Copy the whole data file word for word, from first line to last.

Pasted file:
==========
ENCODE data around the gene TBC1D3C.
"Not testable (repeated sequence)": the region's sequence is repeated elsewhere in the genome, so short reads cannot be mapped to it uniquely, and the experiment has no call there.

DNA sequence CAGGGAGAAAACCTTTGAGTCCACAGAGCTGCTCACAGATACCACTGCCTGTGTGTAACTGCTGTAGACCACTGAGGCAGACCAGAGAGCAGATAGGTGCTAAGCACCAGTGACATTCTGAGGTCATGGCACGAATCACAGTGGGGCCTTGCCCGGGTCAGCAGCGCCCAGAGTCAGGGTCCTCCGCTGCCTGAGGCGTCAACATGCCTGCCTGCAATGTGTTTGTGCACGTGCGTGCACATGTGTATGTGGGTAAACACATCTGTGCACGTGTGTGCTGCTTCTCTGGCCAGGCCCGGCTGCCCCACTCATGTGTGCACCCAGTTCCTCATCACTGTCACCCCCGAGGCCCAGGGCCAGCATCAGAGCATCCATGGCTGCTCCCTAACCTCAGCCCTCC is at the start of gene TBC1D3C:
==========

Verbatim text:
ENCODE data around the gene TBC1D3C.
"Not testable (repeated sequence)": the region's sequence is repeated elsewhere in the genome, so short reads cannot be mapped to it uniquely, and the experiment has no call there.

DNA sequence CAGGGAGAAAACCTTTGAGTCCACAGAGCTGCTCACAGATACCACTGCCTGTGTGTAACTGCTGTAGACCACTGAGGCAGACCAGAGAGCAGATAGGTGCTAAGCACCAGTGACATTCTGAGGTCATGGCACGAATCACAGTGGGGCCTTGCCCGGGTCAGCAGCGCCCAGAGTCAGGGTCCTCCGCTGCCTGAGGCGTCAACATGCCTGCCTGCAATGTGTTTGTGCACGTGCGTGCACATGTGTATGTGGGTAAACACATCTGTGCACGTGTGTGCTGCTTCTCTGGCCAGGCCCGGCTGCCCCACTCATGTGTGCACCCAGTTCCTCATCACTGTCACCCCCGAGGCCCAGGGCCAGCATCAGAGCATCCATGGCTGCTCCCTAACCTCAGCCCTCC is at the start of gene TBC1D3C: